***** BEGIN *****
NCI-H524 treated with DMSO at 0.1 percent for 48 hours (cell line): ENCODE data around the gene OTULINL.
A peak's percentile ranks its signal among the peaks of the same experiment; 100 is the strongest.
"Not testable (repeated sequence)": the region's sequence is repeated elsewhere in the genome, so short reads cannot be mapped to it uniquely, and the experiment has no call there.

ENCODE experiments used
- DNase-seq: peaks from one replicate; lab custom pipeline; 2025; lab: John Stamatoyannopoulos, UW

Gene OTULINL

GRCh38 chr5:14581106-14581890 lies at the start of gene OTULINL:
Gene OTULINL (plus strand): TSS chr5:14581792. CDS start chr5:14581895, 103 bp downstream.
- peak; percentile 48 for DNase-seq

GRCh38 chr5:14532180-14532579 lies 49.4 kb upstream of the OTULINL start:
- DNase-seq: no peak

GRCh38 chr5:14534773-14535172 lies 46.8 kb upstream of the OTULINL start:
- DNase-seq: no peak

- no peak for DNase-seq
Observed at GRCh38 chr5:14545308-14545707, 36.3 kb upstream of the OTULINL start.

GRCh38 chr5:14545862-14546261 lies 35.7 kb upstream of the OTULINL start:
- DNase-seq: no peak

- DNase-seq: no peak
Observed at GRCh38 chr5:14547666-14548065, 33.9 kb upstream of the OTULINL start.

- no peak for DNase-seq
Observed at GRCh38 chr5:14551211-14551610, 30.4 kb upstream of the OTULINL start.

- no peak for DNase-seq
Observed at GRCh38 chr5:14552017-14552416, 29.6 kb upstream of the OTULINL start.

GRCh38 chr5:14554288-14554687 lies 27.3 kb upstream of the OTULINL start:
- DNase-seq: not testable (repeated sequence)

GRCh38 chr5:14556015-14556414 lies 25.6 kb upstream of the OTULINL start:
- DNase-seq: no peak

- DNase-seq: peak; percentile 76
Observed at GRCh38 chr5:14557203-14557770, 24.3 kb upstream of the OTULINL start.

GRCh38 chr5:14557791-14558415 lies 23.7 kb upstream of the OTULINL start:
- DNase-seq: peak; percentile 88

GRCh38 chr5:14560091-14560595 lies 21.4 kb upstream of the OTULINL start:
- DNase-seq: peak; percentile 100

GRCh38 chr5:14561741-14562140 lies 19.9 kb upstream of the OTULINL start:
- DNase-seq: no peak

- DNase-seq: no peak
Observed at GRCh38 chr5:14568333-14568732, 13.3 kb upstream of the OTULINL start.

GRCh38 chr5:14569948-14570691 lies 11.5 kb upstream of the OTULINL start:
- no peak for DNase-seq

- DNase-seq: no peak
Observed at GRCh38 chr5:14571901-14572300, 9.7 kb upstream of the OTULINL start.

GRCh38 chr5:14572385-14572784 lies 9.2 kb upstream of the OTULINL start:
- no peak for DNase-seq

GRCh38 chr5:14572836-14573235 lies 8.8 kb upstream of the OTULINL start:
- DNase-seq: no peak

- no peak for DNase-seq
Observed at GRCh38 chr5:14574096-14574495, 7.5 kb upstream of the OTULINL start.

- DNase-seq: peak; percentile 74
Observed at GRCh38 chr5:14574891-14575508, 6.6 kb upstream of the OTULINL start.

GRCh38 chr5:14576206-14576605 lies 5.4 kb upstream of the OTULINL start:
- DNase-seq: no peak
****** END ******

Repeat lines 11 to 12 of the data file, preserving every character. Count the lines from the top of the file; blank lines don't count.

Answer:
- DNase-seq: no peak

GRCh38 chr5:14534773-14535172 lies 46.8 kb upstream of the OTULINL start: